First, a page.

Lockhart is on my “Bucket List” and after reading this review from Dining in Austin‘s Mariah McElroy I know exactly how I would do it. I mean other than spending a couple of days there, how do you try Black’s, Smitty’s and Kreuz Market in just one trip? Dispatch your friends and reconvene in the Lockhart Municipal park for a food tasting challenge, that’s how!
Printed on permission of Dining in Austin:
One reason I love my friends: they’re foodies too. One hot Sunday afternoon, we all decided to carpool down to Lockhart and conduct a thoroughly scientific comparison of the Lockhart BBQ joints. Upon reaching Lockhart, we were disappointed to learn that Kreuz Market is closed on Sundays so we had to do a comparison of the 3 remaining BBQ joints, Black’s and Smitty’s.
At precisely the same time, a carload of us went to Black’s and a carload of us went to Smitty’s so the BBQ would be fresh and purchased at the same time. We decided, at a minimum, to get brisket, ribs, sausage, potato salad and cold slaw. We could also make an executive decision to get other additions we thought looked tasty. Then, we’d all meet up at the city park for a delicious picnic of BBQ.
I was in the carload that went to Black’s. When we arrived, I was stuck by how old fashioned the whole town looked. There was a beautiful old courthouse and town square. But unlike Fredricksburg, there weren’t kitschy country stores in the town square. It had a slightly depressed old Texas feel. Clearly, the only thing people come to Lockhart for is the BBQ.
But once you step into Black’s, it’s an oasis of Texas BBQ. The first thing you’ll notice are the impressive selection of home cooked sides. Many more sides than I’ve seen at any other Texas BBQ joint.
The meat is kept in an ingenious meat locker and is cut fresh when you order it.
Once we had procured our meat and sides, we went to the municipal park to conduct our thoroughly scientific taste test. In this picture, the Black’s offerings are in the front and the Smitty’s offerings are in the back.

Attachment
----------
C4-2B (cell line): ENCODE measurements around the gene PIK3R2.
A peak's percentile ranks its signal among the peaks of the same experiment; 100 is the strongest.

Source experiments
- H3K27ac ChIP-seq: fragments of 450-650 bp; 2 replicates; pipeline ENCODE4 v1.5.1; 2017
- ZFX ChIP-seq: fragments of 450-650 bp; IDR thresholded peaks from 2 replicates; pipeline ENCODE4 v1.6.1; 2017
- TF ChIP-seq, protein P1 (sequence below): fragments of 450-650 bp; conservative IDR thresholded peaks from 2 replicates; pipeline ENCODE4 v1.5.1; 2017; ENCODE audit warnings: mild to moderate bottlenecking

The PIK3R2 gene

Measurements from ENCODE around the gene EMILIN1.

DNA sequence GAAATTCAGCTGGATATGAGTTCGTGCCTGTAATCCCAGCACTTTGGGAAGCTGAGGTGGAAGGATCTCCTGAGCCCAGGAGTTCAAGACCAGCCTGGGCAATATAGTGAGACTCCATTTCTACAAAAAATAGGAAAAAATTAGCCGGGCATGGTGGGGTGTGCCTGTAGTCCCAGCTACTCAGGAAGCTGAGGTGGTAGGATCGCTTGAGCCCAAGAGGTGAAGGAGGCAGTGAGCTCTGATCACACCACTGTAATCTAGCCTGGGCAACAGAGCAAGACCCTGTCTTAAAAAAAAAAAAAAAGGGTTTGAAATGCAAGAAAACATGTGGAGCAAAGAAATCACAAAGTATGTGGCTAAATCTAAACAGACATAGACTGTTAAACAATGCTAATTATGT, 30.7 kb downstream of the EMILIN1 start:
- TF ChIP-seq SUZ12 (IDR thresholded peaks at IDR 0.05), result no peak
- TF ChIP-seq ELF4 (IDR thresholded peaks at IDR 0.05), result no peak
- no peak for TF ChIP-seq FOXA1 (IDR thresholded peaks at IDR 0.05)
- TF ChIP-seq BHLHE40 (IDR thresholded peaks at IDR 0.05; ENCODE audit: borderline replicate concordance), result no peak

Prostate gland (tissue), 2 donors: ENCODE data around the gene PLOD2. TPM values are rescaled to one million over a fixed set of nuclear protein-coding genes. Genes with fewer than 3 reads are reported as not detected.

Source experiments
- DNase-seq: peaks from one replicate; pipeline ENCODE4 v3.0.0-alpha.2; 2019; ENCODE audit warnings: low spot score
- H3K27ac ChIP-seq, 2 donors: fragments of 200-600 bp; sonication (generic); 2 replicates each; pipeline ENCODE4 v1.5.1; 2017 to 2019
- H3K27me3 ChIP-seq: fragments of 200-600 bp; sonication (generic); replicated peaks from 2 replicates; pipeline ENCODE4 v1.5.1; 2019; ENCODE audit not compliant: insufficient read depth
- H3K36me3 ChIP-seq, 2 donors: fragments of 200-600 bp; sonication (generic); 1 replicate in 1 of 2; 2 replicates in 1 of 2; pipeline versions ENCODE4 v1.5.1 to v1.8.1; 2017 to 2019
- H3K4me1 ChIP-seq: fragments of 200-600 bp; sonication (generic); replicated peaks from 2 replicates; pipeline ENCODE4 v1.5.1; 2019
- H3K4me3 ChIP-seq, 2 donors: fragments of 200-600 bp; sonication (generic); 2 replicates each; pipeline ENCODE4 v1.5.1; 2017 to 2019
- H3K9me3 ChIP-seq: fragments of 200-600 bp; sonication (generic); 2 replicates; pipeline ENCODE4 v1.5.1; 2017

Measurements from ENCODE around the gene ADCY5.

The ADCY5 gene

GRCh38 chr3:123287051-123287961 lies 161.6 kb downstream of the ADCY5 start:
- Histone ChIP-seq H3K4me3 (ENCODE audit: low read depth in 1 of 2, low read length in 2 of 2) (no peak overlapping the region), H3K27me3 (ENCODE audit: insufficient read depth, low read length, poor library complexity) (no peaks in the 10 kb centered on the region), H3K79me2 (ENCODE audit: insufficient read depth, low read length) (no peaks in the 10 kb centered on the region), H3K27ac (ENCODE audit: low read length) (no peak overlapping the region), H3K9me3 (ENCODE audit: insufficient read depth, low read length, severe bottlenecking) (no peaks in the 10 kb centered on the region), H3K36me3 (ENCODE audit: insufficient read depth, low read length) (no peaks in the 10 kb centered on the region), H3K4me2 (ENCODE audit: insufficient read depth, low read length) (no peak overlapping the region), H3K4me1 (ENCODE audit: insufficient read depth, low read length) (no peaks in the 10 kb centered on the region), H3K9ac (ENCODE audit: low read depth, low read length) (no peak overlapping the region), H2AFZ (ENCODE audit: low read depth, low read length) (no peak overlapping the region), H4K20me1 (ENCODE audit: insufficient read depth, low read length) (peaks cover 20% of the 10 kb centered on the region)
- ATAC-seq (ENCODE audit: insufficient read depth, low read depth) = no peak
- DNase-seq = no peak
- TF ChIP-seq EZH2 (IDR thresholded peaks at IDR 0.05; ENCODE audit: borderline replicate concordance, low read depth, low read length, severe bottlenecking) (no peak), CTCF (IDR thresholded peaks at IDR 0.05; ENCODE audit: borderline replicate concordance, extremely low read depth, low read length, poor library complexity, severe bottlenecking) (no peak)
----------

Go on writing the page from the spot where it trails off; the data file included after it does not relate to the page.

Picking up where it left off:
And so you can get a sense of the aesthetics, here are the Black’s meats:
And here are the Smitty’s meats:
So the results!
Sausage – Winner: Tied
Smitty’s was meatier, almost gamey, while Blacks was creamier, with a finer blend. We were all split down the middle, some liking one more than the other. While I usually like a finer blend sausage, this time around I, liked the intense meaty flavor of the Smitty’s sausage better.
Brisket – Winner: Black’s
Black’s outstanding brisket was the winner of the whole meal. It was moist, soft and tender, fell apart. Smitty’s was dry and lack-luster.
Ribs – Winner: (Begrudgingly) Black’s
The Smitty’s ribs were moister but were covered in a sickly sweet red sauce. The ribs at Blacks had a better smoky flavor, but were dry. In the end, most people preferred smoky over sweet. But neither offering was all that great.
Potato Salad – Winner: Smitty’s
I liked the Blacks better, though, but I got overruled by the masses. Black’s potato salad is chunkier with large pieces of potato. Smitty’s potato salad is creamier, but in my opinion is, too mayonnaise-y. I got my fill of mayonnaise potato salad living in the Midwest. I want some mustard in mine now. Oh well.
Cole Slaw – Winner: Smitty’s
Smitty’s slaw used 3 different types of cabbage, carrots, and had a pleasant a peppery aftertaste. It was much more complex (well, as complex as cold slaw can be) than Blacks which only had 1 type of cabbage but was tangy.
Other Sides – Winner: Black’s
While none of the other sides at Black’s were all that spectacular, it won out in sheer volume of available sides. Smitty’s offered potato salad and cold slaw, that’s it. However, Black’s had yams – sweet and gelatinous and all together pretty bad. And creamed corn – much better than the yams, nice and creamy with a hint of tarragon. They also had mashed potatoes – peppery and good with the cream gravy. And macaroni and cheese – basic and not that great.
Overall – Winner: Blacks
The better selection of sides and the clear win in the brisket department let Black’s nose ahead of Smitty’s. However, I must state for the record that neither was the best BBQ I’ve ever had. Except for Black’s brisket. It was quite good, and may possibly be the best brisket I’ve had in Texas (yet).
~Smitty’s – 7
~Black’s – 8
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We have had the honor of meeting both Mike and Amy Mills Tunnicliffe at the Big Apple BBQ Block Party and once at Memphis in May. We have “tasted” (never more than just a few ribs) Mike Mills famous Baby Back Ribs, fresh out of the Ole Hickory Smoker in NYC at the Block Party. We had never been to 17th Street Bar & Grill for the full experience, until last weekend when our pilgrimage brought us to BBQ Mecca.